Date posted: 14 September 2017
Hello and welcome to the another Method Minute | Pharma Blog.
Today we’re looking at the value of organic search traffic to pharmaceutical marketers and what you can do with on-page SEO to attract more targeted, intent-driven physicians or patients to your website. For free.
Before we begin, try this:
- Pretend you’re a physician. A customer of yours. You’re busy and you need a quick answer to a clinical question
- Type a common customer question into Google that you believe your web page should rank highly for in a search engine results pages
How did you get on?
If you’re not happy with the result, this article is for you.
We’ll provide actionable advice for brand managers, medics and digital marketers (and their agencies) on how to optimise web pages for Google and physicians, using our 7-step on-page SEO checklist.
First, Let’s Briefly Consider Why Pharma Needs On-Page SEO
Physicians Are Searching
Research by Google shows that healthcare professionals (HCPs) are using search engines daily to find the information they need for clinical practice. Unfortunately, this traffic is not going to pharma industry websites:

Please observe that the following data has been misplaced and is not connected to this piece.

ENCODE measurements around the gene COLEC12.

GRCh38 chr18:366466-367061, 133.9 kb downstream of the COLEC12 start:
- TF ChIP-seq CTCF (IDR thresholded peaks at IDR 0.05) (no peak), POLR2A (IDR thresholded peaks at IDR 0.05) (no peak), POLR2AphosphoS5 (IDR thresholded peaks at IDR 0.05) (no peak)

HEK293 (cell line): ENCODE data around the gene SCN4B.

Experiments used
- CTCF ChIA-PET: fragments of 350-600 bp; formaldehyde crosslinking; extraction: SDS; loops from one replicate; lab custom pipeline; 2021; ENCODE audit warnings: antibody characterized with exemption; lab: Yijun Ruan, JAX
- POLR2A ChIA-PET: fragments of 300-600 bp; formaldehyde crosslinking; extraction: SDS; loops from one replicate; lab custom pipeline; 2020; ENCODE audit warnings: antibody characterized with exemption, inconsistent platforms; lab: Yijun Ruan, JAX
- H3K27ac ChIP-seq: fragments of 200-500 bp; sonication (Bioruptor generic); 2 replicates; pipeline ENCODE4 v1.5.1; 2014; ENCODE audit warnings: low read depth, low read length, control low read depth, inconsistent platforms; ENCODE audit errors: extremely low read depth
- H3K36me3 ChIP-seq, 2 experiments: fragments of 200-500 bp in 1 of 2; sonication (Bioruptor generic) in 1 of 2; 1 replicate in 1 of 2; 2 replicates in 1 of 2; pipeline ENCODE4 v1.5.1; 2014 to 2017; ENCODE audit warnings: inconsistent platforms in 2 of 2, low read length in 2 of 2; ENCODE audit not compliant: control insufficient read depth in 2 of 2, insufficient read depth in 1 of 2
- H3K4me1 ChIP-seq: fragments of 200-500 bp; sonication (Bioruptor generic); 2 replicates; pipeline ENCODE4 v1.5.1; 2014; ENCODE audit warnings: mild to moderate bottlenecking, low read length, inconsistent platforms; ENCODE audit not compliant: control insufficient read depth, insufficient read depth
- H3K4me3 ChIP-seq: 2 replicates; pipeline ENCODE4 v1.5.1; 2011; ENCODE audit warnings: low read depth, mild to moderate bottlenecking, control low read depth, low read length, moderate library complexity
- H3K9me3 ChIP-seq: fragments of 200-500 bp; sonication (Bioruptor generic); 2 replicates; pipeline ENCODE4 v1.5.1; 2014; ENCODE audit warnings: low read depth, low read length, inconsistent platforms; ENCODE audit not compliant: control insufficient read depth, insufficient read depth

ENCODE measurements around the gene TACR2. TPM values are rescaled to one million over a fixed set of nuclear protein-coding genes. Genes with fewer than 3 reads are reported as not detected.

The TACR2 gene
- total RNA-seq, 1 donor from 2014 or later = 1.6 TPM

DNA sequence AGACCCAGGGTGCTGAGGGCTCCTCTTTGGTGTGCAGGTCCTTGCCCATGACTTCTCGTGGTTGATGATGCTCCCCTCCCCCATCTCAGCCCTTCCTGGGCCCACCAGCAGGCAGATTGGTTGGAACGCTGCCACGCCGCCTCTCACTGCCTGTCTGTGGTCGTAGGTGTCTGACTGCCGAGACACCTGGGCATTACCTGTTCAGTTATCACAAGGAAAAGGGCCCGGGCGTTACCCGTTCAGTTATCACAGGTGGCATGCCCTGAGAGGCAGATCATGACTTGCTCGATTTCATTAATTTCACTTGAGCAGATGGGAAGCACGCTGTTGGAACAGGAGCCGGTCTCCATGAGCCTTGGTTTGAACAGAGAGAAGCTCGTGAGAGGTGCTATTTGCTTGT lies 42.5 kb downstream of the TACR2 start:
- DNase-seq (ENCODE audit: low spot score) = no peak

- The average physician performs 6 Google searches a day for work
- 68% of physicians use search engines during a patient consultation
- 84% of physicians search on condition related keyword terms
- Only 7% of physician search traffic goes to pharma industry websites
Where is Pharma?
Given HCPs’ high use of search engines, it is likely that there are two core reasons for the low organic search traffic to pharma websites:
- Pharma content isn’t addressing doctors’ information needs
- Pharma websites are not optimised for organic search queries
Either way, physicians are finding the information they need from someone else. And that’s not good: it’s a missed opportunity for you to engage your customers, provide value, establish a relationship and build trust. Important if you want to sell to them in the future.
This article and infographic will help you (and your agency) quickly assess your on-page SEO ranking factors and tell you what you can do to optimise them to help you get your content found.
Starting with Google
Essentially, I want you to think of Google as a nice guy. He wants to give his searchers (your customers) a prioritised list of web pages (not websites) that he thinks best meet their needs. Google does this by trying to understand the topic and intent of their queries and then ranking the web page results by their relevancy and authority i.e. how trustworthy they are.